The Wilderness in a Time of Crisis
Sigurd Olson famously wrote, “Wilderness to the people of America is a spiritual necessity, an antidote to the high pressure of modern life, a means of regaining serenity and equilibrium.”
I couldn’t agree more, and have often asked myself: What is it about the wilderness that makes it such a spiritual necessity? Is it the simplicity of being in the wilderness, with minimal equipment, food and gear? Is it the delight in observing animals in the forest or seeing the billions of stars we never glimpse from our homes? Or is it the wild, adventurous part of the BWCA: The feeling of living on the edge, facing danger, and doing things for yourself? Or is it that when we travel into the wilderness, we don’t bring our problems with us?
My first trip to the Boundary Waters Canoe Area Wilderness was in 1977, and included a few days in the Quetico Provincial Park. Every year since then, I’ve travelled to one of those two special places. I leave the regular world behind to experience the solitude and the majesty of the boreal forest. No phone calls, no television or bad news to interrupt the day to day plans. Just me, my friends, my family, together in that pristine place where I feel complete.
I didn’t realize how much I took these experiences for granted.
I got the wake-up call in December 2018, when I learned I had breast cancer. I had a lumpectomy and waited for test results that would determine if I needed chemotherapy. I put my life on hold: it all seemed so surreal. For ten weeks, I kept busy with sewing projects around the house. My inner voice said, “remain calm, positive and upbeat.” This was my mantra. But my outer voice was anxious and concerned.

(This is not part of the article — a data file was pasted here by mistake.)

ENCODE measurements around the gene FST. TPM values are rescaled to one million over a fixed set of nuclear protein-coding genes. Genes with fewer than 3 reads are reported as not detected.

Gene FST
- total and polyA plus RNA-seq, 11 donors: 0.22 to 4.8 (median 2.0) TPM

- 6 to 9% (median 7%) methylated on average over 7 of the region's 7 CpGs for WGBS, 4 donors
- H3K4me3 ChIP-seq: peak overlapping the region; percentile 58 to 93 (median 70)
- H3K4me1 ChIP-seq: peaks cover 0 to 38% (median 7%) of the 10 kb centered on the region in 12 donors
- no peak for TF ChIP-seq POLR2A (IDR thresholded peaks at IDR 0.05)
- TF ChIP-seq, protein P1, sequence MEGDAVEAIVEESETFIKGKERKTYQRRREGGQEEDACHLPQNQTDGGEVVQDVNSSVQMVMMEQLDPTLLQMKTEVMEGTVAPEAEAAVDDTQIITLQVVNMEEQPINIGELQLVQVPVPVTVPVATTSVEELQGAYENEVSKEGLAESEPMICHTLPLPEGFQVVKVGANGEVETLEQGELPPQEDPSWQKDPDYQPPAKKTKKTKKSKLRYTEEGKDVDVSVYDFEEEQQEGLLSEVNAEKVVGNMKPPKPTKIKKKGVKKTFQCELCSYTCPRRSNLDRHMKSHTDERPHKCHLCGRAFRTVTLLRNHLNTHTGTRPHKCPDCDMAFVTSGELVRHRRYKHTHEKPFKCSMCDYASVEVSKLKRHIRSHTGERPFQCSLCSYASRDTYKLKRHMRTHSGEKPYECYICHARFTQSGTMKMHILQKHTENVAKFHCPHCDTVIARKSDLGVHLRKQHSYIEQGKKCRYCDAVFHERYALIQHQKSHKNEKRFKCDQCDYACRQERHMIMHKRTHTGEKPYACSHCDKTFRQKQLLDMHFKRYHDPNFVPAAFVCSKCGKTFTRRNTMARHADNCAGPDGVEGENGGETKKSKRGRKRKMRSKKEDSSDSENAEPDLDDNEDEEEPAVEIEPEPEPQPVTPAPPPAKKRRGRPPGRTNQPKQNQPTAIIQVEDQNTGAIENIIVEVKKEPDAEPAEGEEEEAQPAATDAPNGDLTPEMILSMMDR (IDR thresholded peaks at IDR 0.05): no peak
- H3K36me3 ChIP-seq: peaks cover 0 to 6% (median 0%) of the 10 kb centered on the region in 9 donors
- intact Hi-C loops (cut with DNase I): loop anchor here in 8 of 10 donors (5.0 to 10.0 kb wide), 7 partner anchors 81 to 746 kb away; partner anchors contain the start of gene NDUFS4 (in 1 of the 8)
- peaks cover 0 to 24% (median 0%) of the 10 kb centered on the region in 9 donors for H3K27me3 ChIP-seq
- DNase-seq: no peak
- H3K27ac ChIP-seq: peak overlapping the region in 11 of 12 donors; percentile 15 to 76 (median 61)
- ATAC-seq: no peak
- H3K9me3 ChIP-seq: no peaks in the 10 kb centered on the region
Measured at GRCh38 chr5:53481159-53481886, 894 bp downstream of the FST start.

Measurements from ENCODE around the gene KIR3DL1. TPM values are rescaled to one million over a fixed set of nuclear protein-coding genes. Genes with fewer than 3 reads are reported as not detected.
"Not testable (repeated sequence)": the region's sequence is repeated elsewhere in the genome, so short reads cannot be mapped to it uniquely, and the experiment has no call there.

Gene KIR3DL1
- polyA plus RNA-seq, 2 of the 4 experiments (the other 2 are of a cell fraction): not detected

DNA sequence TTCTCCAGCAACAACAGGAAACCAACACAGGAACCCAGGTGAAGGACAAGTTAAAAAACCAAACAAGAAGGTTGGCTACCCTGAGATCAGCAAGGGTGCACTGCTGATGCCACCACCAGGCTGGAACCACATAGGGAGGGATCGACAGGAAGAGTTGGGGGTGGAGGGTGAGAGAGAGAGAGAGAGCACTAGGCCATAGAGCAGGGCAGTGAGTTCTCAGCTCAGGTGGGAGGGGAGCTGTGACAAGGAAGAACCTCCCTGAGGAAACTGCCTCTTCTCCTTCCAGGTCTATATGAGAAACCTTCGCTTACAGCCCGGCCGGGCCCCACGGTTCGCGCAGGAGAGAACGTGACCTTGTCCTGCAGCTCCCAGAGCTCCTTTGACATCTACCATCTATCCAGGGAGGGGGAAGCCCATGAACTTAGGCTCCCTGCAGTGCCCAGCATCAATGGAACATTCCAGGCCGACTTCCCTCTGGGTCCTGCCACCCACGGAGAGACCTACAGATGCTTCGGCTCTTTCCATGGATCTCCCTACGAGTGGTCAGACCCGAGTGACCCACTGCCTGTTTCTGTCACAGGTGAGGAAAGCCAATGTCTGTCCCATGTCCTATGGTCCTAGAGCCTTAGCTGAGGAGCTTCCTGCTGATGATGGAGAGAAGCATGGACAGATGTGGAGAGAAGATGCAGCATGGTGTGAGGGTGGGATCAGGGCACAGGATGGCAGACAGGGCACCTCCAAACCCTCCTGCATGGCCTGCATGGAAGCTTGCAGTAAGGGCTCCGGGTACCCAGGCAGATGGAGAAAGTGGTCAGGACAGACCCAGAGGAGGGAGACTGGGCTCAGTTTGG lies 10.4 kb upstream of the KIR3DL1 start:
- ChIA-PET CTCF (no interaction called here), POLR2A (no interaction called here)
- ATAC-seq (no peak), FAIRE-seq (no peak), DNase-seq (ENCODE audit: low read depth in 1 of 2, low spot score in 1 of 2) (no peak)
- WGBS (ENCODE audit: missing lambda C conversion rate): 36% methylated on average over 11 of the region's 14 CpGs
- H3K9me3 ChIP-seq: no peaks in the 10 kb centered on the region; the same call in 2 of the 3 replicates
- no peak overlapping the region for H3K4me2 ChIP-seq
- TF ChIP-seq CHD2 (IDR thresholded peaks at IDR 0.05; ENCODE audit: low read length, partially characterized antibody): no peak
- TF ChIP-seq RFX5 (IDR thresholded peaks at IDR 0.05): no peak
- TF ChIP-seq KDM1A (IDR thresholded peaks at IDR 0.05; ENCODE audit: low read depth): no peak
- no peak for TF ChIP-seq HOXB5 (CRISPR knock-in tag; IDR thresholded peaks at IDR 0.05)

I might never travel to canoe country again. I had made permit reservations for a 2019 Boundary Waters trip but didn’t know if I would be able to travel with my friends. However, I held onto that reservation as a reminder that, if I came out of this health crisis, there was an adventure awaiting.
When I learned that I didn’t need chemotherapy, I was given the opportunity to paddle again. I silently rejoiced, aware that other women have not been so lucky. I was grateful and humbled.
All this is now in the not-so-distant past. Now, in 2020, we as a nation face another health crisis, the COVID-19 pandemic. We have been asked to stay safe at home and to shelter in place, which feels like an odd déjà vu. One critical illness has been replaced by the serious threat of another.
Living in northern Minnesota, I’ve been able to take walks, boil maple syrup and stay in my log cabin. Meanwhile, my city friends and relatives are trying to stay optimistic, confident we can outwit this virus, even if it takes longer than we want.
The Boundary Waters is open for overnight camping and the Quetico, although open, is closed to Americans due to the border being closed to non-essential crossings. Many are escaping to the Boundary Waters for obvious reasons. The woods are far safer than the grocery or hardware stores, and after being inundated by the non-stop news around the pandemic, the silence of the wilderness is especially welcomed.
Traveling in the wilderness can give you hope, along with the simplicity we need in our lives.
It’s telling that Sigurd Olson’s words about the spiritual necessity of the wilderness were published in 1946. Months before, the United States was embroiled in the Second World War.
These words came in the aftermath of one of the most horrific periods in human history.
People needed the wilderness then, and now, in our challenging times, the same need exists. As most everyone who has been there will tell you: The Boundary Waters will cleanse your soul, bring you peace and clarity.
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